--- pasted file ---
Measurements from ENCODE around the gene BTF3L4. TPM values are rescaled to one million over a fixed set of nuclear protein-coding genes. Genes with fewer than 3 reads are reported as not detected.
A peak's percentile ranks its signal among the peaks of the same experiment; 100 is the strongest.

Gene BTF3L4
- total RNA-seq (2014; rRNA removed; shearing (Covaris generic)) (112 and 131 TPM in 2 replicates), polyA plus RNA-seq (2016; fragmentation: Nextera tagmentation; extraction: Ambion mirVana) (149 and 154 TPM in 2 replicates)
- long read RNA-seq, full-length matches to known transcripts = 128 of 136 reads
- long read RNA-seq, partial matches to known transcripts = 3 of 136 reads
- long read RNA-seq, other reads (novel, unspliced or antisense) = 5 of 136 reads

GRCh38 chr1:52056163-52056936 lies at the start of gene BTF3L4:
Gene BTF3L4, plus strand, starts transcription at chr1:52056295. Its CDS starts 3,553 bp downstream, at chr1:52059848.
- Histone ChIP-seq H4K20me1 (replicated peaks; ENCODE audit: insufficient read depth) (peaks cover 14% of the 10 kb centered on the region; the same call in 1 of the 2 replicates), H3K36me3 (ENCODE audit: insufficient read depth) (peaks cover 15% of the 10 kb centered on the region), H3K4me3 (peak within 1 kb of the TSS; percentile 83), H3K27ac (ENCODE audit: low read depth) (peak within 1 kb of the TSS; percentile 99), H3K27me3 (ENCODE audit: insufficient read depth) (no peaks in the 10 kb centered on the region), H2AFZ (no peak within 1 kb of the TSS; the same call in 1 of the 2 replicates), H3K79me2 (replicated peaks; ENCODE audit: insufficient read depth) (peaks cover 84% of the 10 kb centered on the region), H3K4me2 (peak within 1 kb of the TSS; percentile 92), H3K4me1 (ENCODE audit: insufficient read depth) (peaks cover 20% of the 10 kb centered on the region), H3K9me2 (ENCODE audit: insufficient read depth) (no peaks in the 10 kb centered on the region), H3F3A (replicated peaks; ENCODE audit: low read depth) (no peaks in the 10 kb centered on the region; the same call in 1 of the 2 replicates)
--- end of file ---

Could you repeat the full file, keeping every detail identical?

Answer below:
Measurements from ENCODE around the gene BTF3L4. TPM values are rescaled to one million over a fixed set of nuclear protein-coding genes. Genes with fewer than 3 reads are reported as not detected.
A peak's percentile ranks its signal among the peaks of the same experiment; 100 is the strongest.

Gene BTF3L4
- total RNA-seq (2014; rRNA removed; shearing (Covaris generic)) (112 and 131 TPM in 2 replicates), polyA plus RNA-seq (2016; fragmentation: Nextera tagmentation; extraction: Ambion mirVana) (149 and 154 TPM in 2 replicates)
- long read RNA-seq, full-length matches to known transcripts = 128 of 136 reads
- long read RNA-seq, partial matches to known transcripts = 3 of 136 reads
- long read RNA-seq, other reads (novel, unspliced or antisense) = 5 of 136 reads

GRCh38 chr1:52056163-52056936 lies at the start of gene BTF3L4:
Gene BTF3L4, plus strand, starts transcription at chr1:52056295. Its CDS starts 3,553 bp downstream, at chr1:52059848.
- Histone ChIP-seq H4K20me1 (replicated peaks; ENCODE audit: insufficient read depth) (peaks cover 14% of the 10 kb centered on the region; the same call in 1 of the 2 replicates), H3K36me3 (ENCODE audit: insufficient read depth) (peaks cover 15% of the 10 kb centered on the region), H3K4me3 (peak within 1 kb of the TSS; percentile 83), H3K27ac (ENCODE audit: low read depth) (peak within 1 kb of the TSS; percentile 99), H3K27me3 (ENCODE audit: insufficient read depth) (no peaks in the 10 kb centered on the region), H2AFZ (no peak within 1 kb of the TSS; the same call in 1 of the 2 replicates), H3K79me2 (replicated peaks; ENCODE audit: insufficient read depth) (peaks cover 84% of the 10 kb centered on the region), H3K4me2 (peak within 1 kb of the TSS; percentile 92), H3K4me1 (ENCODE audit: insufficient read depth) (peaks cover 20% of the 10 kb centered on the region), H3K9me2 (ENCODE audit: insufficient read depth) (no peaks in the 10 kb centered on the region), H3F3A (replicated peaks; ENCODE audit: low read depth) (no peaks in the 10 kb centered on the region; the same call in 1 of the 2 replicates)